Kevin Watson, a member of Sandpoint’s Human Rights Coalition, winces when he reads a letter from a romance-adventure novelist.
The man wanted to write a book and base the characters in Sandpoint. But his publisher nixed the idea, saying it wouldn’t work because the town’s image is marred by racism.
“Any hero from those parts would likely have to be anti-black, anti-woman, anti-gay, bigoted, fascist and a white supremacist,” Watson read from the letter.
National media attention, spotlighting ex-Los Angeles police detective Mark Fuhrman’s move here and a fringe of racist residents, has left a scarlet letter stitched to this town’s reputation. It’s a capital “B” for bigots.
“This seems to keep happening to us. Every time we turn around, there is something else negative printed,” said chamber of commerce Executive Director Jonathan Coe.
In the past six months, he has received a handful of letters from people who say they won’t visit Sandpoint, mainly because of publicity about white supremacists, neo-Nazis and Fuhrman.
“That hurts,” Coe said.
It’s a stigma the town is fighting, and it was the reason for a gathering of about 60 business people and human rights activists here Thursday. Speakers included Bill Wassmuth, executive director of the Northwest Coalition Against Malicious Harassment, and Marshall Mend, a Kootenai County human rights activist.
The goal was to let business owners know that the image of racism still lingers and is affecting the city’s economy. The group was urged to support human rights groups, speak out against racism and hire and recruit minorities.
“How many tourists didn’t come to Sandpoint, Coeur d’Alene or Idaho because of our racist image?” Mend asked. “Who knows how much it’s cost us? Personally, I think it’s in the millions. There is business that we have lost that we will never really know about.
“We do not live in an all-white world,” he said. “We need to make our communities look like what we are supposed to be.”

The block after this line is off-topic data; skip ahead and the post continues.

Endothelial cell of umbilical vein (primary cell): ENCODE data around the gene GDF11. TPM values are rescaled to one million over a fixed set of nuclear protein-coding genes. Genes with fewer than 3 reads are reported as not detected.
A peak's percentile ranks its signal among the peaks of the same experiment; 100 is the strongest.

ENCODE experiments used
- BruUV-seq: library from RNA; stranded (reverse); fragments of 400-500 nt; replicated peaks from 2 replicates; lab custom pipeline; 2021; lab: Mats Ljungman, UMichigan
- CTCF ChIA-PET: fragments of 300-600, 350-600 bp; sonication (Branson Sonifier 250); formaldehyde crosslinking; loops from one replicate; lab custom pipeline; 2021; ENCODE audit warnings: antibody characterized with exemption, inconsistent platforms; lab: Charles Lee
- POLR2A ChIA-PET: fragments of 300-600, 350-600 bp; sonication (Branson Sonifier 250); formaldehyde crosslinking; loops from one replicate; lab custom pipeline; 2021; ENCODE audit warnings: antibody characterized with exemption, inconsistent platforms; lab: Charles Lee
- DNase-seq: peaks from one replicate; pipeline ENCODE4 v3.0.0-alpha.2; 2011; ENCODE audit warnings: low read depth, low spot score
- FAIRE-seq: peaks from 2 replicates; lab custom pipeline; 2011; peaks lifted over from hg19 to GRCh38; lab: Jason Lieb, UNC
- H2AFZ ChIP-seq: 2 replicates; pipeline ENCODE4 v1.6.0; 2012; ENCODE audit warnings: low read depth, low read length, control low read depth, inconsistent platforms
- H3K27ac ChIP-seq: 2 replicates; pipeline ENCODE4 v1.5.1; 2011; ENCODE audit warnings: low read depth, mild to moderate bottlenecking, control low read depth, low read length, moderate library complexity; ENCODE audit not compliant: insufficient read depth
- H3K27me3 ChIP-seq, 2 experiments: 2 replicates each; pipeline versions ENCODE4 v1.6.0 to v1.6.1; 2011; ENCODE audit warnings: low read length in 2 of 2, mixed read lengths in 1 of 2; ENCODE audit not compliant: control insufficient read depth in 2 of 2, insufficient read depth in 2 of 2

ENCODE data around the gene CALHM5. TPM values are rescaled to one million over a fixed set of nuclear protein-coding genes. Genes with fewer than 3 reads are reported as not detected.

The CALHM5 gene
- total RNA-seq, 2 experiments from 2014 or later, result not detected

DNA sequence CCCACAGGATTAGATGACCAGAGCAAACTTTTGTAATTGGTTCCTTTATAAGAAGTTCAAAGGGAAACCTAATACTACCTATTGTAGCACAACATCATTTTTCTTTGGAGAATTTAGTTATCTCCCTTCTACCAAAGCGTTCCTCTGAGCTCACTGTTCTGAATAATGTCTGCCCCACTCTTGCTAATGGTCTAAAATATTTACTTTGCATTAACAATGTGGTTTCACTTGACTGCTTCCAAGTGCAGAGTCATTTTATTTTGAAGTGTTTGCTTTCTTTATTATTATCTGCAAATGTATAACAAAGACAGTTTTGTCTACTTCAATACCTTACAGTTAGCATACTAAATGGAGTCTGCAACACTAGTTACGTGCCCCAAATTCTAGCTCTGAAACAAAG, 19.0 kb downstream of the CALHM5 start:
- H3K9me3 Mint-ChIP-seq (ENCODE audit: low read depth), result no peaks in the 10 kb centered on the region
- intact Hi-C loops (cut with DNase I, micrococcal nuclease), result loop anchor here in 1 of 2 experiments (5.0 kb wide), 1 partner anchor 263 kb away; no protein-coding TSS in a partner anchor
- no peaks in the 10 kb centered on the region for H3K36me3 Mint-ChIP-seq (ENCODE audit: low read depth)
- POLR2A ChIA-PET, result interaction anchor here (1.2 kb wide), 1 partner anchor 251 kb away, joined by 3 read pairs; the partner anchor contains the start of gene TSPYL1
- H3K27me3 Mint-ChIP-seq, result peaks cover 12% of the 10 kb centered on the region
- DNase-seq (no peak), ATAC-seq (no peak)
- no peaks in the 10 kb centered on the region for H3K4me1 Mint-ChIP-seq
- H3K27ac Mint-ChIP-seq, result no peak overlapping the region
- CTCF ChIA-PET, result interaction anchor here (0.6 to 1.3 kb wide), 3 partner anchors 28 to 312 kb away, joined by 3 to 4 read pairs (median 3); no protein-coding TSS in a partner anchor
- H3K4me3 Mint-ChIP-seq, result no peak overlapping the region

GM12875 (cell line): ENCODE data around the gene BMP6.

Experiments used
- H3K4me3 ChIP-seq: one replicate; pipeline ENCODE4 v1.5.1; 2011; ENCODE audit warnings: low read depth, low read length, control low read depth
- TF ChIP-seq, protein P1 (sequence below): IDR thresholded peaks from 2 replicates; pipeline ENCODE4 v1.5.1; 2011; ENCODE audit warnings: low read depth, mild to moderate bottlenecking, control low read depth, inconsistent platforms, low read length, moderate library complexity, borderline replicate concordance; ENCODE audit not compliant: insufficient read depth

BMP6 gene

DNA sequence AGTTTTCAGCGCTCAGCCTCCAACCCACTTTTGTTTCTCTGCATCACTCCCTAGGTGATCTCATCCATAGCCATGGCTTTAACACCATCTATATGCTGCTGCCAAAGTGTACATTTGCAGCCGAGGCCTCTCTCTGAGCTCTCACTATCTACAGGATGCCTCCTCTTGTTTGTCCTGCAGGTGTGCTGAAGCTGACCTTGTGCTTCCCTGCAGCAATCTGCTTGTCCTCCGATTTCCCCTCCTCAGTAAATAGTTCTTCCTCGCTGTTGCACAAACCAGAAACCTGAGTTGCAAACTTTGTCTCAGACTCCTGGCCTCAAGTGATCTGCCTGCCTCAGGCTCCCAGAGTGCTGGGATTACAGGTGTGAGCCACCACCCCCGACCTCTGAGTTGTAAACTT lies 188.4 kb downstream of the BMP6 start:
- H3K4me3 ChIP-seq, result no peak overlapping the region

What others read and see on television about North Idaho is reality, Mend said, telling the group it will take years, not months to change Sandpoint’s image.
The city is not just dealing with an image problem, Wassmuth added. Sandpoint has pockets of racists, bigots and intolerance, just like every other city.
“Does that mean it’s a haven for bigots? Certainly not,” he said. “But how we change both image and reality is by doing things, not by just waiting for it to go away.”
That is the message Coe wanted business leaders to hear. Most are unaware, he said, of the ongoing sullying of Sandpoint’s reputation and its affect on the economy.
“I can’t sit down and say we are down 25 percent in tourism due to bad publicity, but clearly it is having an impact,” Coe said. “We see that in the letters we get.”
Watson noted other examples, including one in “Snow Country” magazine’s December issue.
A couple wrote about hunting for a ski town to move to. Sandpoint was on their list, but they were concerned about its reputation as a “white supremacist hot bed.” They chose another area to live.
In a travel guide popular with foreigners, North Idaho was noted as a enclave of neo-Nazis, mentioning Randy Weaver and Bo Gritz.
It described southeastern Idaho as Mormon farm towns, Boise full of youthful, trend-seeking crowds and the Panhandle as Aryan Nations headquarters.
“You think you could find something better in the Panhandle than the Aryan Nations,” Watson said. “If this is what foreign visitors are looking at, then it really doesn’t help our cause.”
Parade Magazine is expected to run a piece on Sandpoint and its image problem in a few months. CNN crews recently showed up for a story on an anti-Semitic ministry based in Sandpoint. A Dutch television crew and writer for Women’s Day also are putting together stories on the city and its racist residents.
“We believe the national press has exaggerated the number of racists up here, but there is some grain of truth in there and we can’t deny it,” Watson said. “We have to address our image problem by addressing that core issue.”